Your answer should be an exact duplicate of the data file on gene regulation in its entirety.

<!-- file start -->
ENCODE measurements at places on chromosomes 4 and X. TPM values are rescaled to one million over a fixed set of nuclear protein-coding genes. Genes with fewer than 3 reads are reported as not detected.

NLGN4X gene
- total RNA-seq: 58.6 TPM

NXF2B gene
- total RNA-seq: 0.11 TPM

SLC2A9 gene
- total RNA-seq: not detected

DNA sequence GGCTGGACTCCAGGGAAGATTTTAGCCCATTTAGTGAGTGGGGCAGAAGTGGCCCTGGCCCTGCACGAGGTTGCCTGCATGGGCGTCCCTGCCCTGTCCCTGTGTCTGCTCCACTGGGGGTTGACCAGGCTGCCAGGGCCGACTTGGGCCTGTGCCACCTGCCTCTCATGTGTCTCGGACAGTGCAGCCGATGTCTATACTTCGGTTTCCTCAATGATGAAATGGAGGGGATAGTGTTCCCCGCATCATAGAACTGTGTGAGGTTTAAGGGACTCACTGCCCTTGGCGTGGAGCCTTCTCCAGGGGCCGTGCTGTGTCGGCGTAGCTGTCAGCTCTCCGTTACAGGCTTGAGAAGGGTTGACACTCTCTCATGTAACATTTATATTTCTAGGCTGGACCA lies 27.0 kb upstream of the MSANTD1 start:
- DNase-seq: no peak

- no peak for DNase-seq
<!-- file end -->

ENCODE measurements at places on chromosomes 4 and X. TPM values are rescaled to one million over a fixed set of nuclear protein-coding genes. Genes with fewer than 3 reads are reported as not detected.

NLGN4X gene
- total RNA-seq: 58.6 TPM

NXF2B gene
- total RNA-seq: 0.11 TPM

SLC2A9 gene
- total RNA-seq: not detected

DNA sequence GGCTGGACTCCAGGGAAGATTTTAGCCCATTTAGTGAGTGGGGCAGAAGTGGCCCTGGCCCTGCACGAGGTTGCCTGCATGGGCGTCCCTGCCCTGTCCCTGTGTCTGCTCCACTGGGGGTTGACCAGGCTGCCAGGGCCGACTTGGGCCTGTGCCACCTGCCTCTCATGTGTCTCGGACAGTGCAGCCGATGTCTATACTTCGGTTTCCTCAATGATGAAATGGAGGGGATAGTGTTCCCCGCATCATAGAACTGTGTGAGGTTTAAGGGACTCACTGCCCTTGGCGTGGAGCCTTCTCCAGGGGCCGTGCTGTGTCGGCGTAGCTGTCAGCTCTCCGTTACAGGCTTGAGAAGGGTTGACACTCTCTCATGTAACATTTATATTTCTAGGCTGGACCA lies 27.0 kb upstream of the MSANTD1 start:
- DNase-seq: no peak

- no peak for DNase-seq